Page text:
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After Words

David Pleins

J. David Pleins, author of When the Great Abyss Opened: Classic and Contemporary Readings of Noah’s Flood (Oxford University Press), is Professor of Religious Studies at Santa Clara University.
Photo: Charles Barry

God and the Culture Wars

By J. David Pleins


Somehow the Bible always seems to be at the center of our culture wars. The battle this past summer was over Noah’s Ark.

Fundamentalists made a splash as arch defender of biblical literalism Ken Ham opened his $27 million Creation Museum, complete with dinosaurs going two-by-two on board the maiden voyage of Noah’s luxury liner. The dinosaurs, as Ham explains, were “juveniles”—small tykes that still left room on the boat for representatives from the rest of creation.

Since dinosaurs died out soon after the flood, according to Ken Ham, one wonders why God put Noah to so much trouble.

In any event, Ham’s museum gives the slickest pitch yet to biblical literalism with its six days (24 hours each) of the world’s creation—some 6,000 years ago. The museum lets fundamentalists appear “scientific” while seeking to undermine all of modern science’s views of life’s development.

Why embrace the 13-billion-year-old Big Bang, the fossil record, or the genome that binds humans to apes, when for the price of admission the visitor can be assured that the first 11 chapters of Genesis are all the science of origins they’ll ever need to know?

Doubtless many put the Creation Museum on their vacation agendas this past summer, but biblical literalists were not the only ones caught up in the Noah’s Ark craze. Secularists also got in on the act.

The Greenpeace organization, that bastion of progressive environmentalism, scored a coup that fundamentalists only dream about. They erected a 32-foot long replica of Noah’s Ark halfway up Mt. Ararat in Turkey to draw attention to the global-warming crisis. Greenpeace’s “Ararat Declaration” tapped this legendary religious symbol in an attempt to push politicians past empty rhetoric toward taking action before it’s too late. Since the Greenpeace replica doubles as a hut for hikers, environmentalists are now able to bask in the Bible while remaining true to their secular environmental creed.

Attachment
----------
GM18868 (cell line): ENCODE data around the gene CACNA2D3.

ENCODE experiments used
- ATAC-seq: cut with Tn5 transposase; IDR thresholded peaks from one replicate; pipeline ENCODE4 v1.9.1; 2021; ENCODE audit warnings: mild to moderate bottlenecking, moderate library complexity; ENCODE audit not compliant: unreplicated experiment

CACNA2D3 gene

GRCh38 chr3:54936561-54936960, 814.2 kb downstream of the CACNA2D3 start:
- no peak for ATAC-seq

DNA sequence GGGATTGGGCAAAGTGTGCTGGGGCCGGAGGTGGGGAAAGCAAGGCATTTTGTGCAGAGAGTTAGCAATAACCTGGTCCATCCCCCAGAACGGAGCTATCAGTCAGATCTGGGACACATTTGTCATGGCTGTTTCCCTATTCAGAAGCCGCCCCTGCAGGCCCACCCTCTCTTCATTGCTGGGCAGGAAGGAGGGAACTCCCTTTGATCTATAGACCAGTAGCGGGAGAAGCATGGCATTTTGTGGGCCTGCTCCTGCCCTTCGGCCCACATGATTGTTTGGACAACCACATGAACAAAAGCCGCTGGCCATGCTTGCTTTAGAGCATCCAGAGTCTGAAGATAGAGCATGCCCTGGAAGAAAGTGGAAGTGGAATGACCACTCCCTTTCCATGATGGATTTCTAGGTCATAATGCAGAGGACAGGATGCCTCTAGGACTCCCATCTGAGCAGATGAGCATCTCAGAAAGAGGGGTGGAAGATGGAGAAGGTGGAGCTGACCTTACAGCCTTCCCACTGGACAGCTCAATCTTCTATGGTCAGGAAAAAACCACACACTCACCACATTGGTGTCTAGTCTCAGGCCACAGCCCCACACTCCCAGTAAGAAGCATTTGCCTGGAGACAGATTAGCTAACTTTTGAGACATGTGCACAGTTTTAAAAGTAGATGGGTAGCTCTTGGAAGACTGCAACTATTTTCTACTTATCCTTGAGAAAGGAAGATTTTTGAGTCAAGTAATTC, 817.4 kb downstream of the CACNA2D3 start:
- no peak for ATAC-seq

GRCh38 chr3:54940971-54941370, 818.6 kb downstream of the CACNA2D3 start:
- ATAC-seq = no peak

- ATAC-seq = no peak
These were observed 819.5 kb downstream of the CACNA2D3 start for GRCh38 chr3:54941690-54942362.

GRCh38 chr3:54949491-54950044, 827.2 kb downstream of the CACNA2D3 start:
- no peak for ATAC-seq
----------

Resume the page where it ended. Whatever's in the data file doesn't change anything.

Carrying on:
But environmentalists got more than their share of the Bible this summer with the arrival of Evan Almighty, a blockbuster with a strong environmentalist twist. In this film sequel to Bruce Almighty, newly-elected congressman Evan Baxter (Steve Carell) is tasked by God (Morgan Freeman) to build an Ark. A copy of Ark Building for Dummies provides Evan with the blueprint while animals that magically gather in Washington, D.C., supply the cargo. Despite his family’s initial protests, Evan saves his valley from the misguided plans of local developers.

Evan Almighty was not just any old Bible movie. The film’s director, Tom Shadyac, put his money where his message is. Buying 400 bikes for the cast and crew and planting trees to offset the production’s carbon emissions, Shadyac had more in mind than “raising awareness.” He really thinks we should do something to save the world!

Between Greenpeace and Evan Almighty, environmentalists—with Bible in hand—scored big points for the planet.

But all was not rosy in this summer’s culture wars.

A spate of atheistic-evolution and anti-religious titles were to be found on the bestseller lists. Big guns, like Richard Dawkins, Daniel Dennett, Sam Harris, and Christopher Hitchens carried on the offensive against religion as the source of all the world’s woes.

Perhaps the most influential of the bunch, Dawkins, of Oxford University, used his book The God Delusion to tar-and-feather believers as sloppy scientists, poor philosophers, and religious militarists. Needless to say, Dawkins and his crowd sound about as shrill as the creationists who raise their ire.

As if to redress the balance, another of the summer’s featured bestsellers came from Francis Collins, head of the Human Genome Project. His book, The Language of God, seeks to use the best of modern science to defend a religious belief system that does not fall into the biblical literalist trap.

The lone holdout among the secularists was the evolutionary socio-biologist Edward O. Wilson—himself a humanist raised in a fundamentalist household—whose book The Creation: An Appeal to Save Life on Earth called on both secularists and biblical literalists to engage in a common struggle to protect the environment.

The message in all this is simple: For the sake of the planet and posterity, we need to lay down our arms in the culture wars to at least save the world for another round of bickering.

Now if I could just lay my hands on a copy of Saving Earth for Dummies